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Comics 101
The latest art tips and techniques, reviews and interviews from my studio. Updated here and at World Famous Comics!

Comics 101 Archives

Comics 101 for 03/24/2005
Advice on Digital Coloring, Starting Comic Strips and the Origin of Kai Justiss
Hey Joe,

Let me just say as a long time comic fan, I'm very impressed with all of your work, specifically the Crimson Dynamo series you did for Marvel. Wow! I've bookmarked your site and still go back to it often for inspiration. You are a true professional.

Regarding that, I have a question for you. I'm an aspiring colorist and have always had a hard time finding a color palette that isn't going to print too dark when it's ready to be offset printed. Do you have any recommendations as to were to start, or even some Photoshop swatch samples or secrets you could share with me? I know it takes years of hard work and determination to get where you are in your craft, but what would you recommend for someone who's maybe self-publishing their own book and wants solid, dependable color?

Thanks in advance for your time and patience. I look forward to hearing from you in the near future.

Anthony Rezendes
Hi Anthony,

Thanks for enjoying my work, especially my Crimson Dynamo series for Marvel Comics. That series was a lot of fun to draw for me since it was refreshing to take a departure from my more realistic style I often use in my Star Wars work. And I'm really flattered you enjoy my website so much and can find my work inspiring for you.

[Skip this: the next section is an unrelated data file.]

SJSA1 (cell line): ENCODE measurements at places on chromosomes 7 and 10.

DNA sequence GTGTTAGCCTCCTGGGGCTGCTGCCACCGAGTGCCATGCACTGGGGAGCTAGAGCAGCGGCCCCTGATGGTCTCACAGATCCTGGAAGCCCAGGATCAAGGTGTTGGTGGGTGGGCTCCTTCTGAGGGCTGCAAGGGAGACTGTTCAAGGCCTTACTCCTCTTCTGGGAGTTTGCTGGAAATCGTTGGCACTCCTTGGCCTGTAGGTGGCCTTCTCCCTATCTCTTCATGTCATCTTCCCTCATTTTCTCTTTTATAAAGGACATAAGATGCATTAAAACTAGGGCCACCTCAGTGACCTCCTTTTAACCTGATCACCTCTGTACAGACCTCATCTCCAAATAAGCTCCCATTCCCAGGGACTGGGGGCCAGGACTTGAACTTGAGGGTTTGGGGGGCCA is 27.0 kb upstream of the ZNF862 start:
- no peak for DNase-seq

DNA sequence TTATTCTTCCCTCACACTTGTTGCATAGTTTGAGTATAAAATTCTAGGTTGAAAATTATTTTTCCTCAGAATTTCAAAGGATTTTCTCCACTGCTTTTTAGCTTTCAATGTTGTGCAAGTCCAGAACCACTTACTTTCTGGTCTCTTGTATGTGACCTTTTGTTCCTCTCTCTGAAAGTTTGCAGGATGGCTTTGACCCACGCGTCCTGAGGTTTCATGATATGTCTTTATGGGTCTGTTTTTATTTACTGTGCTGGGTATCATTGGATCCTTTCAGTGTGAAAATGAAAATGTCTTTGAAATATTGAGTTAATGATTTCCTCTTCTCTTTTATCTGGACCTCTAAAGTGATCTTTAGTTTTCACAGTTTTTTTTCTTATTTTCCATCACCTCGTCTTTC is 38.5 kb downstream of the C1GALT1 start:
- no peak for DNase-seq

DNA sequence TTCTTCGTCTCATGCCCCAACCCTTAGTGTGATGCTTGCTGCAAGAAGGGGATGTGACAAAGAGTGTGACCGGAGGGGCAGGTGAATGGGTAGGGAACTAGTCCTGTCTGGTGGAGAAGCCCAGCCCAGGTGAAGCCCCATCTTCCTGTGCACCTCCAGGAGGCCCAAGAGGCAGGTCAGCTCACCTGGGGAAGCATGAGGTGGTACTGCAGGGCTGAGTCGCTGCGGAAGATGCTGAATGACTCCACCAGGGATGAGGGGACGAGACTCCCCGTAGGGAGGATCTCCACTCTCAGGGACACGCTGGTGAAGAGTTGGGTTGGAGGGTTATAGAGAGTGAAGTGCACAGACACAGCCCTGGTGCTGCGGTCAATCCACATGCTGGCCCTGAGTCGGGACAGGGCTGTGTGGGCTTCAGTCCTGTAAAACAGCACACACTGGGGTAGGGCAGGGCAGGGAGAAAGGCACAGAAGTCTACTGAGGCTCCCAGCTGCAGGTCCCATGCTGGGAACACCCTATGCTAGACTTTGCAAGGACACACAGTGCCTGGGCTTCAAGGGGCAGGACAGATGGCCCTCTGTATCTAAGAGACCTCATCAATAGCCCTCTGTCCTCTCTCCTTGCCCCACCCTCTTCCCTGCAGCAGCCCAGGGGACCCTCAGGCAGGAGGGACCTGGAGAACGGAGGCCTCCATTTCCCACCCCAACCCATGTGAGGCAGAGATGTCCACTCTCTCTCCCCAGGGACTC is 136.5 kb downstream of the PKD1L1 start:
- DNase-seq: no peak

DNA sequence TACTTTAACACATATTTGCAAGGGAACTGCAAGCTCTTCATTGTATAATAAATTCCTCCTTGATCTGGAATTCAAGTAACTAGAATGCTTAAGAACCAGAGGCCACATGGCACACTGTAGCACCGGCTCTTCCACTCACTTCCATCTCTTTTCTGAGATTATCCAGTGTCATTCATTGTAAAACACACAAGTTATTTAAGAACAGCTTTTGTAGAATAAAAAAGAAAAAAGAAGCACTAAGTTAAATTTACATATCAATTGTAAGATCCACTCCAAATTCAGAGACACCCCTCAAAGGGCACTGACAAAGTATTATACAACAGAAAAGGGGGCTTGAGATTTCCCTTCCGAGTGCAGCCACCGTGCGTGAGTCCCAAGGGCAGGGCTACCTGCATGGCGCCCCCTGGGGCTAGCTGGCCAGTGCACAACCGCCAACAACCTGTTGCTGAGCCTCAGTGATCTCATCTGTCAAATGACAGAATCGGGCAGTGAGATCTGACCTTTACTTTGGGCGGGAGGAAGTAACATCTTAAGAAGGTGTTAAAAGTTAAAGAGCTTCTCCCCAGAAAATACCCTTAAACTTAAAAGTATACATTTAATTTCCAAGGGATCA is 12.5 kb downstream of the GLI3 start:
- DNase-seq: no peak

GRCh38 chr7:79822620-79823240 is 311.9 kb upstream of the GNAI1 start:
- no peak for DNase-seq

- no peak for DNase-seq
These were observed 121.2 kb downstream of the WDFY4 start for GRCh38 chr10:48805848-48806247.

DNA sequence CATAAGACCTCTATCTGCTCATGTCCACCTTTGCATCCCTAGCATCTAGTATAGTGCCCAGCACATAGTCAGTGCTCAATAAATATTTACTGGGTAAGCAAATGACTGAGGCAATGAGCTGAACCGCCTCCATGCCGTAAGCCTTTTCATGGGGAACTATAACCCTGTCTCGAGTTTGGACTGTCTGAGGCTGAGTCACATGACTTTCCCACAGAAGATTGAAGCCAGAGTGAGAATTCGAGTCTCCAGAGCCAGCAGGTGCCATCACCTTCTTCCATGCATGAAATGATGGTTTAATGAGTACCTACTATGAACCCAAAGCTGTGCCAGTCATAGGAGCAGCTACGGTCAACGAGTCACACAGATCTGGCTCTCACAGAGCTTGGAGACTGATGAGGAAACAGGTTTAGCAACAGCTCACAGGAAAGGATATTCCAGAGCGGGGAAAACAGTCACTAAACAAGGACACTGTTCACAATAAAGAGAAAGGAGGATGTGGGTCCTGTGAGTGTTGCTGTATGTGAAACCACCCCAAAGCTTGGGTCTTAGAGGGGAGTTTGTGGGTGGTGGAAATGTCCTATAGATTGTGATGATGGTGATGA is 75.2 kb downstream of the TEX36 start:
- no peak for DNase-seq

In regards to your coloring question, the best advice I can give is calibrate your monitor as precisely as possible to take advantage of the truest color you can possibly get from your printed work. Though every printer has it's own settings as well so you'll end up getting differences depending on where you output your work from.

I usually work in RGB mode in Photoshop to make sure the digital colors I choose will match the output colors as closely as possible. You'll get closer, truer color in RGB mode when you print than you will when working in CMYK mode. Though often times it's necessary to switch to CMYK when the artwork is completed to make it compatible for printing in the four color process most print companies use.

Though it's not always the case sometimes it's necessary for me to adjust my colors (Image>Adjust>Color Balance) in my menu bar for Photoshop or even adjust my levels (Image>Adjust>Levels) as well. Sometimes choosing the Auto Adjust function for colors or levels will help as well. Another tactic I usually try to keep in mind when creating my digital color work is to automatically compensate for a bout a 20% increase in value darkness when I plan on seeing the work printed. So when wanting to paint with a middle value red at 50% for example I might actually slide the color picker down to a 30%-40% red instead.

I hope this advice helps and good luck with your work!
Hi Joe,

I have had interest in creating a comic strip for quite a while now (not a comic book which I know is your strength). I have checked into CCAD for continuing education and accredited classes. The honest problem is that I do not have the artistic skills to draw. I have the idea for the characters, personalities, and the words they would be saying. Actually, I have been doing this for about 2 years now and just started writing them down as they come to me.This is COMPLETELY new turf for me and I could use a kick in the behind to push me towards people who can help me get this project started.

My hope is that you can help me with the following -